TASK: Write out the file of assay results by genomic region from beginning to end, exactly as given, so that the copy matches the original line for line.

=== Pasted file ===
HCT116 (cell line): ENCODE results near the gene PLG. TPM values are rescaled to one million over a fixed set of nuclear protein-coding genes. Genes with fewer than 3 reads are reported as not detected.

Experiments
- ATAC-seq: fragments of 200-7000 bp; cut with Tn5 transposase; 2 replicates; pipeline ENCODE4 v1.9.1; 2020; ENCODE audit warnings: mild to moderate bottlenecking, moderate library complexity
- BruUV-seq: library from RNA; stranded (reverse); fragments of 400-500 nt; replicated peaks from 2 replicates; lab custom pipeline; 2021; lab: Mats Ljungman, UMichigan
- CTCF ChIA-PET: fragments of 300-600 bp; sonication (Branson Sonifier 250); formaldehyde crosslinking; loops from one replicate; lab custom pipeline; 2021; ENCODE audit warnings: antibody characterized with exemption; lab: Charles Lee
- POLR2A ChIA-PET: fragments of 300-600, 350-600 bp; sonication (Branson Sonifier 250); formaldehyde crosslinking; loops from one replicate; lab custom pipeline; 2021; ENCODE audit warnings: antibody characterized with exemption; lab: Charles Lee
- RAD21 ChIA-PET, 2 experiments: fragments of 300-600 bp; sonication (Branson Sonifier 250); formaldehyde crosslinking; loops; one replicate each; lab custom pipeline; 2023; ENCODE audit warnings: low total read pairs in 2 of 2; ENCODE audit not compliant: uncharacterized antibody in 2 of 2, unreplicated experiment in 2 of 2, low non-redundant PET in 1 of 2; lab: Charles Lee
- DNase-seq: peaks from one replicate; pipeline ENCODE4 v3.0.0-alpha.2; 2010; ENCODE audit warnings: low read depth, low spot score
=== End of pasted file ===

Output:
HCT116 (cell line): ENCODE results near the gene PLG. TPM values are rescaled to one million over a fixed set of nuclear protein-coding genes. Genes with fewer than 3 reads are reported as not detected.

Experiments
- ATAC-seq: fragments of 200-7000 bp; cut with Tn5 transposase; 2 replicates; pipeline ENCODE4 v1.9.1; 2020; ENCODE audit warnings: mild to moderate bottlenecking, moderate library complexity
- BruUV-seq: library from RNA; stranded (reverse); fragments of 400-500 nt; replicated peaks from 2 replicates; lab custom pipeline; 2021; lab: Mats Ljungman, UMichigan
- CTCF ChIA-PET: fragments of 300-600 bp; sonication (Branson Sonifier 250); formaldehyde crosslinking; loops from one replicate; lab custom pipeline; 2021; ENCODE audit warnings: antibody characterized with exemption; lab: Charles Lee
- POLR2A ChIA-PET: fragments of 300-600, 350-600 bp; sonication (Branson Sonifier 250); formaldehyde crosslinking; loops from one replicate; lab custom pipeline; 2021; ENCODE audit warnings: antibody characterized with exemption; lab: Charles Lee
- RAD21 ChIA-PET, 2 experiments: fragments of 300-600 bp; sonication (Branson Sonifier 250); formaldehyde crosslinking; loops; one replicate each; lab custom pipeline; 2023; ENCODE audit warnings: low total read pairs in 2 of 2; ENCODE audit not compliant: uncharacterized antibody in 2 of 2, unreplicated experiment in 2 of 2, low non-redundant PET in 1 of 2; lab: Charles Lee
- DNase-seq: peaks from one replicate; pipeline ENCODE4 v3.0.0-alpha.2; 2010; ENCODE audit warnings: low read depth, low spot score